7055305 June 2006 Baxter et al.
7094026 August 2006 Coign et al.
7100358 September 2006 Gekht et al.
7200933 April 2007 Lundgren et al.
7229249 June 2007 Durocher et al.
7238008 July 2007 Bobo et al.
7367567 May 2008 Farah et al.
7371044 May 2008 Nereim
7389583 June 2008 Lundgren
7614150 November 2009 Lundgren
7631879 December 2009 Diantonio
7673461 March 2010 Cameriano et al.
7677047 March 2010 Somanath et al.
7735833 June 2010 Braun et al.
7797922 September 2010 Eleftheriou
7798768 September 2010 Strain et al.
7815417 October 2010 Somanath et al.
7824152 November 2010 Morrison
7891165 February 2011 Bader et al.
7909573 March 2011 Cameriano et al.
7955446 June 2011 Dierberger
7959409 June 2011 Guo et al.
7988799 August 2011 Dierberger
8069648 December 2011 Snyder et al.
8083465 December 2011 Herbst et al.
8091371 January 2012 Durocher et al.
8092161 January 2012 Cai et al.
8152451 April 2012 Manteiga et al.
8162593 April 2012 Guimbard et al.
8172526 May 2012 Lescure et al.
8177488 May 2012 Manteiga et al.
8221071 July 2012 Wojno et al.
8245399 August 2012 Anantharaman et al.
8245518 August 2012 Durocher et al.
8282342 October 2012 Tonks et al.
8371127 February 2013 Durocher et al.
8371812 February 2013 Manteiga et al.
2003/0025274 February 2003 Allan et al.
2003/0042682 March 2003 Inoue
2003/0062684 April 2003 Inoue
2003/0062685 April 2003 Inoue
2005/0046113 March 2005 Inoue
2006/0010852 January 2006 Gekht et al.
2008/0216300 September 2008 Anderson et al.
2010/0132370 June 2010 Durocher et al.
2010/0132371 June 2010 Durocher et al.
2010/0132373 June 2010 Durocher et al.
2010/0132374 June 2010 Manteiga et al.
2010/0132376 June 2010 Durocher et al.
2010/0132377 June 2010 Durocher et al.
2010/0202872 August 2010 Weidmann
2010/0236244 September 2010 Longardner
2010/0275572 November 2010 Durocher et al.
2010/0275614 November 2010 Fontaine et al.
2010/0303608 December 2010 Kataoka et al.
2010/0307165 December 2010 Wong et al.
2011/0000223 January 2011 Russberg
2011/0005234 January 2011 Hashimoto et al.
2011/0061767 March 2011 Vontell et al.
2011/0081239 April 2011 Durocher
2011/0081240 April 2011 Durocher et al.
2011/0085895 April 2011 Durocher et al.
2011/0214433 September 2011 Feindel et al.
2011/0262277 October 2011 Sjoqvist et al.
2011/0302929 December 2011 Bruhwiler
2012/0111023 May 2012 Sjoqvist et al.
2012/0156020 June 2012 Kottilingam et al.
2012/0186254 July 2012 Ito et al.
2012/0204569 August 2012 Schubert
2013/0011242 January 2013 Beeck et al.
Foreign Patent Documents
WO 03/020469 Mar 2003 WO
WO 2006/007686 Jan 2006 WO
WO 2009/157817 Dec 2009 WO
WO 2010/002295 Jan 2010 WO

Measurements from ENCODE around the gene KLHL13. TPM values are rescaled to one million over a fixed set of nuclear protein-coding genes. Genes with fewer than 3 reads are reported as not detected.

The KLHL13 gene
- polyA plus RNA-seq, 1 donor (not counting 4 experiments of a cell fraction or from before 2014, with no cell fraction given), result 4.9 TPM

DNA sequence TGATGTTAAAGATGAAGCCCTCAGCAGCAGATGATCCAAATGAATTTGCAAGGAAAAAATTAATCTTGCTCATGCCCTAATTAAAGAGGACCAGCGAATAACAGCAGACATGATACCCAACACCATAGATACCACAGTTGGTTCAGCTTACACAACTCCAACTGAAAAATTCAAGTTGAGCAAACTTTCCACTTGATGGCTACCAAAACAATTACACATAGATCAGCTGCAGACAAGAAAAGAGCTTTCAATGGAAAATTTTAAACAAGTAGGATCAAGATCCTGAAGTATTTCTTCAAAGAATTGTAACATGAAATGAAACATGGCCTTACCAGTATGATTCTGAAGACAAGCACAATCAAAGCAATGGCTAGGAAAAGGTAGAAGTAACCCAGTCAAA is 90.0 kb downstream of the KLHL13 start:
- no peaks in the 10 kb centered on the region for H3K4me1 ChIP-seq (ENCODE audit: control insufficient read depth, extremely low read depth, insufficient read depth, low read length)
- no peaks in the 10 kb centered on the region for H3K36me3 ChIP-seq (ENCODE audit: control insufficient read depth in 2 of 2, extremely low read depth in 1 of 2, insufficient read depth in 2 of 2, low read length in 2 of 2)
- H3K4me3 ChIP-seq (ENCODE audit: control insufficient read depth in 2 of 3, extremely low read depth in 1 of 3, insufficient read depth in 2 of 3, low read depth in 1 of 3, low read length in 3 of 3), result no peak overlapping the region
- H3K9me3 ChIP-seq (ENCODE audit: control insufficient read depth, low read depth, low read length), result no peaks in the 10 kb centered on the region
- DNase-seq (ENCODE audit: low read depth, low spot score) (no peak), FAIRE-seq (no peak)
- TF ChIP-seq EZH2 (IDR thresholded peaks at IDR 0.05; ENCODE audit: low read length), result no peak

WO 2012/158070 Nov 2012 WO

Other References

International Search Report and Written Opinion for PCT Application Serial No. PCT/US2013/076872, dated May 13, 2014, 14 pages. cited by applicant .
Office Action from European Patent Application No. 13866645.8, dated Mar. 20, 2017, 5 pages. cited by applicant.

Primary Examiner: Edgar; Richard
Attorney, Agent or Firm: Kinney & Lange, P.A.

Claims



The invention claimed is:

1. A turbine exhaust case comprising: a fairing defining and airflow path through the turbine exhaust case; and a multi-piece frame disposed through and around the fairing to support a bearing load, the multi-piece frame comprising: a inner ring; an outer ring disposed concentrically outward of the inner ring, and having open bosses at strut locations; and a plurality of radial struts passing through the vane fairing, secured to the inner ring via radial fasteners, and secured via non-radial fasteners to the open boss; wherein the radial fasteners are pins or posts extending through the inner ring and into the radial struts, and wherein the radial struts are retained in engagement with the radial fasteners by attachment of the non-radial fasteners.

2. The gas turbine exhaust case of claim 1, wherein the multi-piece frame is formed of steel.

3. The gas turbine exhaust case of claim 2, wherein the multi-piece frame is formed of sand-cast steel.

4. The gas turbine exhaust case of claim 1, wherein the fairing is monolithically formed.

5. The gas turbine exhaust case of claim 1, wherein the fairing is formed of a material rated for a higher temperature than the multi-piece frame.

6. The gas turbine exhaust case of claim 1, wherein the fairing is formed of a nickel-based superalloy.

7. The gas turbine exhaust case of claim 1, further comprising airtight sealing plates covering each open boss.

8. The gas turbine exhaust case of claim 1, wherein the non-radial fasteners comprise a circumferentially-oriented expandable diameter fastener.

9. The gas turbine exhaust case of claim 8, wherein the non-radial fasteners further comprise at least one chordwise-oriented expandable diameter fastener.

10. A turbine exhaust case frame comprising: an inner cylindrical ring; an outer frustoconical ring with a plurality of angularly distributed hollow strut bosses; and a plurality of radial struts secured to the inner cylindrical ring via radial fasteners, and to the angularly distributed hollow strut bosses via non-radial expandable diameter fasteners; wherein the radial fasteners are pins or posts extending radially through the inner cylindrical ring and into the radial struts, and wherein the radial struts are retained in engagement with the radial fasteners by attachment of the non-radial expandable diameter fasteners.